Although most of Ontario's workers are eligible for workers' compensation benefits, an employer's gross negligence might give grounds for seeking additional damage recovery. An example is a case in which a worker suffered severe brain injuries in another province. Although the court fined the contractor and the construction company $40,000 each for noncompliance with the Occupational Health and Safety Act, the victim will not benefit from those fines. In fact, the judge said no amount of compensation could make up for the case's tragedy.
An article about a Toronto doctor who suffered severe injuries in a car accident in 2013 promotes the positive effect of aerobic exercise. Doctors decided to put the accident victim in a three-day-long induced coma due to the severity of his injuries. He explained how he took charge and recovered from traumatic brain injuries, so much so that he could continue his medical studies.
Auto accidents, physical assaults, falls and sports-related accidents cause head injuries to thousands of people in Ontario and other provinces each year. The skull will prevent brain injuries in many cases, but brain damage can occur even without penetration. A hematoma refers to blood collecting or clotting in the brain, causing excessive pressure inside the skull. Loss of consciousness can follow, and it could lead to permanent damage to the brain.
According to Brain Injury Canada, millions of people in Ontario and other provinces live with the day-to-day effects of acquired brain injury. ABI involves brain damage not linked to a degenerative or congenital disease but acquired after birth. Acquired brain injuries can happen after traumatic injuries, infectious diseases, oxygen deprivation of the brain, tumours, seizures, substance abuse or other toxic exposure.
As part of an awareness campaign for disabilities, important statistics were recently reported. Brain injuries are reportedly the leading cause of disability and death in Canada, including Ontario. Alarmingly, more than 450 people in Canada suffer brain injuries each day. That means 165,000 brain injuries per year. It also equates to an average of one brain injury suffered every three minutes.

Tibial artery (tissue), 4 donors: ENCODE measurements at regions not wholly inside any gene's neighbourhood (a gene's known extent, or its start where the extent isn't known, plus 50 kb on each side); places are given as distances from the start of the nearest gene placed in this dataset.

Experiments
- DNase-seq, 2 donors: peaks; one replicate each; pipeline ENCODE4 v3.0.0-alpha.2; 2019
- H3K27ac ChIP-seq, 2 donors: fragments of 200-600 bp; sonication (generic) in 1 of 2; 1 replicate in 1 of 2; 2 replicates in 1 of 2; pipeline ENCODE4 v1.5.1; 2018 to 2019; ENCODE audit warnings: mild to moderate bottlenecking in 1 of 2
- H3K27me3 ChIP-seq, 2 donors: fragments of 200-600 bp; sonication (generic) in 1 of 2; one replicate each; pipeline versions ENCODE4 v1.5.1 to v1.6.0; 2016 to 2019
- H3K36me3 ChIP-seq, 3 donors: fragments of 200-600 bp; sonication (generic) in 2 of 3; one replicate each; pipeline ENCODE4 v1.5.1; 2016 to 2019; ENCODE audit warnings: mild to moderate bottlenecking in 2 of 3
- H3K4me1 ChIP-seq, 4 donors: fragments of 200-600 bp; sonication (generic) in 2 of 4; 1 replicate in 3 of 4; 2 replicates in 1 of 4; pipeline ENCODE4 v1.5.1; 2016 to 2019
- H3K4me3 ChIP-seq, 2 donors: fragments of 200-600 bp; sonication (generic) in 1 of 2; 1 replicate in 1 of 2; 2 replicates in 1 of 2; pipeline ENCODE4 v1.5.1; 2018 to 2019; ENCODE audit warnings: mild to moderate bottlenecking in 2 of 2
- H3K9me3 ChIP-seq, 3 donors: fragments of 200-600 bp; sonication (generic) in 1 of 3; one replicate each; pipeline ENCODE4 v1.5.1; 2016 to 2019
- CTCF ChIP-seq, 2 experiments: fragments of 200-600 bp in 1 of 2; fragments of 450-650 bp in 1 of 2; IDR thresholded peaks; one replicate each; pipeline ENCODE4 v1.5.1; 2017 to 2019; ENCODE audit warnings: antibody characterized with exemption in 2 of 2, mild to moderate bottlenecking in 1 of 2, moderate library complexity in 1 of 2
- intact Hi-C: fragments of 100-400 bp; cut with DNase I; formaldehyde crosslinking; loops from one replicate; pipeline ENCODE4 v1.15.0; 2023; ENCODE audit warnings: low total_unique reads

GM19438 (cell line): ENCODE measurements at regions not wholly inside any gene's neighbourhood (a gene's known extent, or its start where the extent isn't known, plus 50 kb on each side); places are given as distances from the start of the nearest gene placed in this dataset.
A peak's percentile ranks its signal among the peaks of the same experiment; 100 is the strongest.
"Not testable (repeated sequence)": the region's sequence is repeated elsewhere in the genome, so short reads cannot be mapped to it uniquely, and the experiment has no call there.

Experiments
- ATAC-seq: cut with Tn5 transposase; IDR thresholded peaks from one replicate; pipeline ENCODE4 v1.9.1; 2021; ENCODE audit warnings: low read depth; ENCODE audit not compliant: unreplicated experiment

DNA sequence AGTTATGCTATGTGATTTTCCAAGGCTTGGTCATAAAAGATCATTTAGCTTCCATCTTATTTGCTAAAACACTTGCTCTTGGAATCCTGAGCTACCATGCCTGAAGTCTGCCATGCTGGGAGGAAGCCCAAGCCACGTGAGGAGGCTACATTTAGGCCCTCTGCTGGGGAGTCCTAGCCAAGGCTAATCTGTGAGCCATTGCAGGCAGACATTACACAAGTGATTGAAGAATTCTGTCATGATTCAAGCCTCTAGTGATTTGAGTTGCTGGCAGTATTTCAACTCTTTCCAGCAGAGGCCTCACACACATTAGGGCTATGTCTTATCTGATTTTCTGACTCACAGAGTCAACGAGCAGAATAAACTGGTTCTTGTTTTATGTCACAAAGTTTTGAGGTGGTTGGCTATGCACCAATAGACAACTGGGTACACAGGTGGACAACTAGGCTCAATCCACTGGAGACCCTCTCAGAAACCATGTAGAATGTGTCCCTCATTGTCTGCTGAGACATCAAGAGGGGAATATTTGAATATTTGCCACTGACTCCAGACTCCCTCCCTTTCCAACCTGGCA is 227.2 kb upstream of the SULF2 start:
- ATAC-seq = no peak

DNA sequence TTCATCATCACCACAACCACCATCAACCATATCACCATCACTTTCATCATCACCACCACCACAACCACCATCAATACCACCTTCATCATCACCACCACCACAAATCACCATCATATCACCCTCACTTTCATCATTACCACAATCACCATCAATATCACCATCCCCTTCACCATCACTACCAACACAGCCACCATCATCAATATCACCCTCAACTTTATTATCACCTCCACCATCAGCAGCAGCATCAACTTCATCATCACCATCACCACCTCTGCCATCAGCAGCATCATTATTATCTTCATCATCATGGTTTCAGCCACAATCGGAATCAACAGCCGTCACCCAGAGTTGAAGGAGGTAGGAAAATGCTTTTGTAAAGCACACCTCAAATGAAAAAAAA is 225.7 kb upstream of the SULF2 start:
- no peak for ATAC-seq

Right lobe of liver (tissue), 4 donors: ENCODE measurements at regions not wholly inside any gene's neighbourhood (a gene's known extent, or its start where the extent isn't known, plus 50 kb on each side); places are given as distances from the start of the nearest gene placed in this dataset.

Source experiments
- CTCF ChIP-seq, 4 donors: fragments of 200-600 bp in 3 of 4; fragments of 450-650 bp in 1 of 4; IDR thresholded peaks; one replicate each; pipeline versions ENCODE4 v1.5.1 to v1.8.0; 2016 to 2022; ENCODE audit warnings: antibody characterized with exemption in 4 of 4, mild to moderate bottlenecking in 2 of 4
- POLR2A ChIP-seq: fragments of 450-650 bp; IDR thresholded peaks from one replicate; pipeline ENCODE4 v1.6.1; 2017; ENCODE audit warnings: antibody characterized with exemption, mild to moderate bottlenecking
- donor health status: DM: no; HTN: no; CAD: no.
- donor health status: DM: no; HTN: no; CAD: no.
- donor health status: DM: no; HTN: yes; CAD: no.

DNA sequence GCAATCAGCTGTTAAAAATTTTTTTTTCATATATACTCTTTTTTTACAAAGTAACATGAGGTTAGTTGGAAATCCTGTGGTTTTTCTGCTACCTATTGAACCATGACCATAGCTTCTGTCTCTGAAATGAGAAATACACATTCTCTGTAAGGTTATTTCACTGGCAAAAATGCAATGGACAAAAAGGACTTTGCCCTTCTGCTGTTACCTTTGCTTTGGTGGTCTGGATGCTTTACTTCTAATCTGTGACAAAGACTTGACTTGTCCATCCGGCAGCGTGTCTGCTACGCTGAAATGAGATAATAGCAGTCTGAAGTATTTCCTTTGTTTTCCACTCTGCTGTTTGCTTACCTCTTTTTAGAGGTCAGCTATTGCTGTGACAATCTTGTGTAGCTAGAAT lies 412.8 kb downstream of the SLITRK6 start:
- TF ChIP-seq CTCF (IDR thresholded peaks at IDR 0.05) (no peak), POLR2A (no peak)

Victims of car accidents that resulted from another party's negligence might have grounds to pursue financial relief through the Ontario civil justice. An example of a successful lawsuit was recently reported in another province. That case followed a 2014 accident between a car and a tractor-trailer, leaving the car's driver with debilitating brain injuries.
Health Canada reported that children who use a specific brand of neck pillow risk exposure to lead. According to health safety authorities, brain injuries are one of the consequences of lead exposure. A recall notice was issued for these U-shaped pillows manufactured in another country and sold in Ontario and other provinces.
Motorists in Ontario might find reports of a significant increase in serious car accidents in a neighbouring province alarming. This year may prove to have more severe and catastrophic auto accidents than in the last 10 years. Injuries include amputations, spinal cord damage that cause paralysis and brain injuries -- all of which are potentially life-changing.
Statistics show that more than 200,000 Canadians suffer concussions each year. Authorities say concussions are the primary cause of disability in Ontario and other provinces. Traumatic brain injuries cause them, and even if the victim does not lose consciousness, the trauma can still affect the brain. Some of the symptoms may escape recognition because they can be subtle.
The desire for young women to be accepted into campus sororities in Ontario could have life-long consequences. The previous belief that the most critical time for brain development is during infancy has made way for research results that indicate differently. Alcohol consumption at any age could damage the brain. Brain injuries caused by accidents are not the only way in which the brain can be damaged.